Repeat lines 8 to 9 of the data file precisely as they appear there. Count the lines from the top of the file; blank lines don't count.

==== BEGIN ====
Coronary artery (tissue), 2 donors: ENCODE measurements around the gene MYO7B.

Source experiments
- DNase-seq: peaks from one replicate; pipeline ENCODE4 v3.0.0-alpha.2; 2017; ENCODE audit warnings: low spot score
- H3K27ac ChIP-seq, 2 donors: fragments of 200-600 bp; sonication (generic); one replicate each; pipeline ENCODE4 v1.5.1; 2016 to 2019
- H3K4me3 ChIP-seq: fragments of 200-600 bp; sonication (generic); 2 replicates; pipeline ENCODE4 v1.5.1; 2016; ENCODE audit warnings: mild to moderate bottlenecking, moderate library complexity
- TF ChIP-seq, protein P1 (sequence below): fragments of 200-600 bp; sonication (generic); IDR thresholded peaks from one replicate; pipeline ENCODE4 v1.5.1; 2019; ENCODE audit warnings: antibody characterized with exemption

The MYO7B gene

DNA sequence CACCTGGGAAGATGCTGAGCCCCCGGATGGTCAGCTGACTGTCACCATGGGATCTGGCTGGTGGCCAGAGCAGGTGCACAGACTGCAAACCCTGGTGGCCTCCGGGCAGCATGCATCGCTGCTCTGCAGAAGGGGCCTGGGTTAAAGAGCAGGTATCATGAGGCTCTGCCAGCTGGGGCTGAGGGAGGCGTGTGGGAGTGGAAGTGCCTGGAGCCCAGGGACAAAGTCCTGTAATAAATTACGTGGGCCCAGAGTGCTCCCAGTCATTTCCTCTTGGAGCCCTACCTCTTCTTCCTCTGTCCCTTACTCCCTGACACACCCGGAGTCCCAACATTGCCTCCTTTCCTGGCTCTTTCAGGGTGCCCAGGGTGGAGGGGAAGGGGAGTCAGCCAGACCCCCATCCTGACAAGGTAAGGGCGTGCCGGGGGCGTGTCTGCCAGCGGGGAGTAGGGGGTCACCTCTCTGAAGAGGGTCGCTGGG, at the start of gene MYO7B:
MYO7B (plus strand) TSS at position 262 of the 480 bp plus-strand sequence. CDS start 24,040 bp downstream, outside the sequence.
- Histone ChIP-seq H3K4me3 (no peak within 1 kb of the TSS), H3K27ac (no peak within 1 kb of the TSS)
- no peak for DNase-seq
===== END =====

DNA sequence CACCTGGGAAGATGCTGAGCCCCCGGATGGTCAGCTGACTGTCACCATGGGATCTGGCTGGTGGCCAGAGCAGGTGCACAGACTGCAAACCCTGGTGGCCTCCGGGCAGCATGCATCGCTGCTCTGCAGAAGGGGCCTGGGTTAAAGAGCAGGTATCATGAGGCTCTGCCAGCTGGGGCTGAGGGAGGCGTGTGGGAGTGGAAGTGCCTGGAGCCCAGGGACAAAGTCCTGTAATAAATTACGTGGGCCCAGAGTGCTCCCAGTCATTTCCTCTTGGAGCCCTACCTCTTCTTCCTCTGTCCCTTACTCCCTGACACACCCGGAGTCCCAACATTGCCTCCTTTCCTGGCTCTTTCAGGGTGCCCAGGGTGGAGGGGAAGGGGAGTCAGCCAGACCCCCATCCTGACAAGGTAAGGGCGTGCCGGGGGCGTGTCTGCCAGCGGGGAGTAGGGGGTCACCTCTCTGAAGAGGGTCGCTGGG, at the start of gene MYO7B:
MYO7B (plus strand) TSS at position 262 of the 480 bp plus-strand sequence. CDS start 24,040 bp downstream, outside the sequence.